When I first voted in 2015, I went to the ballot with high hopes that my decision on election day had the capacity to address issues that were important to me. Things like climate action, debt relief for students, fully subsidized university tuition, the growing inequality gap, fair and redistributive tax policy, proactivity toward clean and accessible drinking water on reserves and progress in terms of truly universal medicare were all issues in the back of my mind when I selected the candidate that I wanted to represent me and my riding. But as time passed, my stake in Canada’s democracy felt less and less important.
Although the party I selected that day wasn’t elected, the Liberal Party of Canada — which managed to win a majority in a runaway election that year — broadcasted a somewhat similar platform. While 2015 made significant progress with youth turnout records, today, very little has been done to address issues most important to this demographic.
In 2011, a mere 55 per cent of voters from ages 18 to 24 managed to express their fraction of political influence at the ballot. However, in 2015, youth voting saw a large 12 per cent jump thanks to Elections Canada’s introduction of the Vote on Campus program, which allowed students to vote for candidates in their riding at the campuses they attended. Instead of moving through bureaucratic mazes trying to apply for a mail-in ballot during exam week, travelling home to vote or participating in a local riding with less knowledge of the candidates, students were able to participate in their democracy without unnecessary stress.
A combination of apathy, the inconvenience of voting and political cynicism plagues this demographic. However, making voting for young adults easy, to no surprise, improved turnout dramatically. In turn, it also improved the chances that our generation’s most pressing concerns might be represented in parliament. Unfortunately, Elections Canada — along with the Liberal party’s decision to call a rapid and disputedly illegal snap election — is hindering youth ability to vote in one of the most consequential elections in history.
Elections Canada said COVID-19 and its inability to conjure voting stations on such short notice were behind the organization’s decision to suspend the Vote on Campus program.
An already disenfranchised population that is disproportionately affected by job loss, stagnant real wages, evictions, mental health issues and the potentially disastrous future of global warming is now facing the challenges that accompany voter suppression — not to mention the various marginalized populations that intersect within this age demographic.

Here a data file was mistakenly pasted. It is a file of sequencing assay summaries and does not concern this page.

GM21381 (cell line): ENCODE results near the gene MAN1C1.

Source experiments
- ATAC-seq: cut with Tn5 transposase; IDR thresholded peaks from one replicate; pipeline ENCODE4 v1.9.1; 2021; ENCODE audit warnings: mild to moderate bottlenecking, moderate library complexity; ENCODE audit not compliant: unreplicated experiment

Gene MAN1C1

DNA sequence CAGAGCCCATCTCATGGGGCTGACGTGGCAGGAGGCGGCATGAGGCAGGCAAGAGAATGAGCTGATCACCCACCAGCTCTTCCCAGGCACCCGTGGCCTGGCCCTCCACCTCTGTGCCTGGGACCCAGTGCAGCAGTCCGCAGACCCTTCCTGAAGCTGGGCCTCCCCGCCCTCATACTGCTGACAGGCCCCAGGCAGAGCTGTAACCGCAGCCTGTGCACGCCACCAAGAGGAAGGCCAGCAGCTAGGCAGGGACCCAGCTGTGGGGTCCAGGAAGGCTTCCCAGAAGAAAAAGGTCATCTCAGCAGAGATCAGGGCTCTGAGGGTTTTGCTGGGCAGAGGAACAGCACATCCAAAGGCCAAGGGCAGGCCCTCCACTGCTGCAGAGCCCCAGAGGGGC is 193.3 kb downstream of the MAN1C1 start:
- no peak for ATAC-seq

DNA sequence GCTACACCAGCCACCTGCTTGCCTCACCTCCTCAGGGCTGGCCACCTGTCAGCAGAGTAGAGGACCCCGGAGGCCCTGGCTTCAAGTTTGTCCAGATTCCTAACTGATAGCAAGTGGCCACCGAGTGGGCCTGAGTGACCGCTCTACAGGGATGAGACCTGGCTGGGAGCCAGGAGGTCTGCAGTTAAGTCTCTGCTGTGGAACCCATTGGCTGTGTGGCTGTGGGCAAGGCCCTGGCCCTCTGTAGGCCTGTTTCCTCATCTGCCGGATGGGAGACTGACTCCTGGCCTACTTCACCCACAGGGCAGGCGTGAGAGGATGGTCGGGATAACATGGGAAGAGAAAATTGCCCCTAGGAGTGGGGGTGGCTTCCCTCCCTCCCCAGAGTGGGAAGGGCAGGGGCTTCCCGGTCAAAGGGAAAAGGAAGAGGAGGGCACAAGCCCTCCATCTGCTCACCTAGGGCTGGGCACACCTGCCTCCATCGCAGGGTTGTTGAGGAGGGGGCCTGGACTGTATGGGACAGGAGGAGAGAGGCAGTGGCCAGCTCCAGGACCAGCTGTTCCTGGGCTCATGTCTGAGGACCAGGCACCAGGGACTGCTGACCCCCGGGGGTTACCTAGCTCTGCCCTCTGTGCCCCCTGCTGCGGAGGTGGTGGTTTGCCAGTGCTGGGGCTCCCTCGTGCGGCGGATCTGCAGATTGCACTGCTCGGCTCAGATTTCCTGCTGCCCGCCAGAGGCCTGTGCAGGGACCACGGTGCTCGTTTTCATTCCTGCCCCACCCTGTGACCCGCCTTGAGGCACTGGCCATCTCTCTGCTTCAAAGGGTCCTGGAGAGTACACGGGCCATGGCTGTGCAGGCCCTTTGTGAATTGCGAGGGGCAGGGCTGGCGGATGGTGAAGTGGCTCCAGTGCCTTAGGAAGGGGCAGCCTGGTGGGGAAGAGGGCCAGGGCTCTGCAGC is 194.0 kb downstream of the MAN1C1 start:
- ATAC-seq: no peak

These developments could have a potentially calamitous result on Canada’s policy decisions going forward, and it already shows in many politicians’ campaign trails. So far, only leader of the New Democratic Party Jagmeet Singh has addressed student issues during his campaign — albeit only once.
Katherine Scott, a senior economist at the Canadian Centre for Policy Alternatives, noted politicians are likely ignoring the youth vote due to the abrupt nature of the upcoming election, forcing leaders to focus on the most important constituencies. However, it certainly doesn’t help that these same politicians are likely aware the youth vote will be significantly reduced due to Elections Canada’s decision.
Suppressing young adults’ vote not only has a stake in this year’s election, but in years to come as well. Research has shown voting is a habitual practice — the more you vote while young, the more you will likely vote in the future. The same goes for not voting — if you make it a habit, that habit is likely to continue in the future. In the two years since Canada’s last election, over 800,000 people reached the appropriate age to vote. By suppressing these newly eligible voters in this year’s snap election, Elections Canada is digging a massive hole that may be difficult to get out of.
For years, media outlets have targeted youth for being apathetic voters, but social restraints produced by our voting system is the causal factor. If voting is made accessible, young adults are more likely to partake in democracy.
Now more than ever, the world needs the young vote represented in Parliament. Engaged voters are aware that the post-pandemic recovery plan could dictate the future for decades to come. However, one question remains: whose future will it be?